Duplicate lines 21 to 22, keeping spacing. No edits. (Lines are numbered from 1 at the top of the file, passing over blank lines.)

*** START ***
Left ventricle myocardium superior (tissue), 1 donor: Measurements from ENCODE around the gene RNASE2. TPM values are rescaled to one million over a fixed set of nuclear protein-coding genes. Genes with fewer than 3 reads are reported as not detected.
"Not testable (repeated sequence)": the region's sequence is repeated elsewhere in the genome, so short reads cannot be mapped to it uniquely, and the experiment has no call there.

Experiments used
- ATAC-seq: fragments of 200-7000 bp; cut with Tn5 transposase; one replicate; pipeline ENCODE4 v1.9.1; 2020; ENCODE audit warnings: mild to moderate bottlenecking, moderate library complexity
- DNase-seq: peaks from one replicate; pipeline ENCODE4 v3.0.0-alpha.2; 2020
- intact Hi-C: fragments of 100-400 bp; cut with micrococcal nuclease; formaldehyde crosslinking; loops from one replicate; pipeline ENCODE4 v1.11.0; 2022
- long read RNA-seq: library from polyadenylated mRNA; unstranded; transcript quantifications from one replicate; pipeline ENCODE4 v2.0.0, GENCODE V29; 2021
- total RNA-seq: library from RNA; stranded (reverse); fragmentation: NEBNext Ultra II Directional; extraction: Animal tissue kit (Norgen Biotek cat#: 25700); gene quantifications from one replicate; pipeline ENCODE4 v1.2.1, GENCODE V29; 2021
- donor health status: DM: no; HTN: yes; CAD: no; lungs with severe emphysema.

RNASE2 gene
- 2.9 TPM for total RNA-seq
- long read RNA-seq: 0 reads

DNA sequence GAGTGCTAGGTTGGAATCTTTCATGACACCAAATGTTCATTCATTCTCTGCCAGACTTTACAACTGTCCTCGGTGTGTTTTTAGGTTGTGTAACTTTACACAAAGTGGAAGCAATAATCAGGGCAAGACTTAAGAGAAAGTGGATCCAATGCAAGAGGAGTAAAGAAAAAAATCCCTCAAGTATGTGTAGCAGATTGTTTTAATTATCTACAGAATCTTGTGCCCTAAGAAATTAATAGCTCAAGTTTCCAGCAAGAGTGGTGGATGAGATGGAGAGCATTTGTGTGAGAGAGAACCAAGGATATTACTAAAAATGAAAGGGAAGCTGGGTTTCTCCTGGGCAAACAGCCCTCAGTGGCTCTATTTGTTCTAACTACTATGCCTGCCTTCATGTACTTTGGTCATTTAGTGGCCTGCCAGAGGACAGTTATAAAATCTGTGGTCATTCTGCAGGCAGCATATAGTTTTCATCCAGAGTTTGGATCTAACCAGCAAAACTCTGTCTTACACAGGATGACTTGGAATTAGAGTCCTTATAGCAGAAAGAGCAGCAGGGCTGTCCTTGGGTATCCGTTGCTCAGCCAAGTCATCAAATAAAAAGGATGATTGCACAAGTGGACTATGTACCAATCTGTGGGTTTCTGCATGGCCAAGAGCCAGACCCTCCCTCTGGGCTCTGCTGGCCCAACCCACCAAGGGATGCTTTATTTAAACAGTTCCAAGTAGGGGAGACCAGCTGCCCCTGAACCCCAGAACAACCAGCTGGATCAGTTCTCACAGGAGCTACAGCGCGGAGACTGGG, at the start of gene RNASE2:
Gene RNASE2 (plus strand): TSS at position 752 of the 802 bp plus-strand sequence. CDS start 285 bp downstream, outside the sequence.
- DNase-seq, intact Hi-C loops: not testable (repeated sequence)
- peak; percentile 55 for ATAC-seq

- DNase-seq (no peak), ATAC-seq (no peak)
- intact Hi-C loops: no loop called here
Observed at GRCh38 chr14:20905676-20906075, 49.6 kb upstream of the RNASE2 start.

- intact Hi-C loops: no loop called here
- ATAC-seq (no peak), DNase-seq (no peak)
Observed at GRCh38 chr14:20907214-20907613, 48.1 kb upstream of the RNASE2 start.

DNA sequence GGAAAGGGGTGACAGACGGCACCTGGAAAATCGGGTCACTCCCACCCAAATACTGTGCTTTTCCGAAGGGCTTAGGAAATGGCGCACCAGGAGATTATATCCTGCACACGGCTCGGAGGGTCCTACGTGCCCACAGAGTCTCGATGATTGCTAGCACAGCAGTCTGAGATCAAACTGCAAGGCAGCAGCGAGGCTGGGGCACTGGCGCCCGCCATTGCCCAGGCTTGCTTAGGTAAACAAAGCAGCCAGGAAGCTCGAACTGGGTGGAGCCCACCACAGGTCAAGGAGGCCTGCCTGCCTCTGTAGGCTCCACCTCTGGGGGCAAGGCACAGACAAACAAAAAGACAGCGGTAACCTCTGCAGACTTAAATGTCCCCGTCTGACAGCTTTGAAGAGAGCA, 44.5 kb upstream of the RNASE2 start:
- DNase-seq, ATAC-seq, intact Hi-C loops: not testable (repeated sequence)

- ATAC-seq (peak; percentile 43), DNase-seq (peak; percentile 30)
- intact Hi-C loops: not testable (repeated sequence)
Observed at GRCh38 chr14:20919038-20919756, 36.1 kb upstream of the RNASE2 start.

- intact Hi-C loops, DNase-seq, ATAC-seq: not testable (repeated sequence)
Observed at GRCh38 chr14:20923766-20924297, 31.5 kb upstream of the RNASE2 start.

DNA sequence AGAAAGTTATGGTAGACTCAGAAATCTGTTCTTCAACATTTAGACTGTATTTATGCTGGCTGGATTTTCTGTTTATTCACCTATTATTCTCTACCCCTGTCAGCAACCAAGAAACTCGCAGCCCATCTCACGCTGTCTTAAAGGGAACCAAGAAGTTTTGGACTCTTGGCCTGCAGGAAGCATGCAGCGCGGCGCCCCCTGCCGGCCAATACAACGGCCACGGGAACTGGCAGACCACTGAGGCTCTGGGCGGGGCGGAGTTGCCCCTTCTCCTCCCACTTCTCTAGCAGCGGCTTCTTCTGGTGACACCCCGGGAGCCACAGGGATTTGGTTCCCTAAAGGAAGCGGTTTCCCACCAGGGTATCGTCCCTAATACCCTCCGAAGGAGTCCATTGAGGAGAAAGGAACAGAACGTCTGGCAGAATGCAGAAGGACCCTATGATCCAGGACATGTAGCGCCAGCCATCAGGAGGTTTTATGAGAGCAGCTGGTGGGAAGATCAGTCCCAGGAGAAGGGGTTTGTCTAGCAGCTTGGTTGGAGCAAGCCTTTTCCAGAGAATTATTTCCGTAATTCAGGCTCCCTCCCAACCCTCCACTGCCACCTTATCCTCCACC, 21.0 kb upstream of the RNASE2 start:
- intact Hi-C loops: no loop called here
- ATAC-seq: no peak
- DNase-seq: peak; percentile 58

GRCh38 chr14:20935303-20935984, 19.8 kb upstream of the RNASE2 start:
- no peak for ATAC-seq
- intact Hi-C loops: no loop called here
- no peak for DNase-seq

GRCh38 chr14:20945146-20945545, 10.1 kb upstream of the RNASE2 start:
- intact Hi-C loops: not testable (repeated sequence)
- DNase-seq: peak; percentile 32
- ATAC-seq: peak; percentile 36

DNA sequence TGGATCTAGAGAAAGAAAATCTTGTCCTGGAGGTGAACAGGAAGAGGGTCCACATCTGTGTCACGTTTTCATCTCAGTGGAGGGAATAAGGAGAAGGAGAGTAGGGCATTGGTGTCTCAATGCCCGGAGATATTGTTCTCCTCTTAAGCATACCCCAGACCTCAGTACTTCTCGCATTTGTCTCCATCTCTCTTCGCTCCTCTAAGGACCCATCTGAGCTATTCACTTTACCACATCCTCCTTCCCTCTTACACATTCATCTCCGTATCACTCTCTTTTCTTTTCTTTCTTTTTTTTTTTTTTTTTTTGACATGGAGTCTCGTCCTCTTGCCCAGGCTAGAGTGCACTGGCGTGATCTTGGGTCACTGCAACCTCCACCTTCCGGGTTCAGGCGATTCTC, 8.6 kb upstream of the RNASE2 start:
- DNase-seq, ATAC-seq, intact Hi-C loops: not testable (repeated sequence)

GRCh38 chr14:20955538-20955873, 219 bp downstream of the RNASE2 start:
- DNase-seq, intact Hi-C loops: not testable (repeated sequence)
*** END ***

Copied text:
- ATAC-seq (no peak), DNase-seq (no peak)
Observed at GRCh38 chr14:20907214-20907613, 48.1 kb upstream of the RNASE2 start.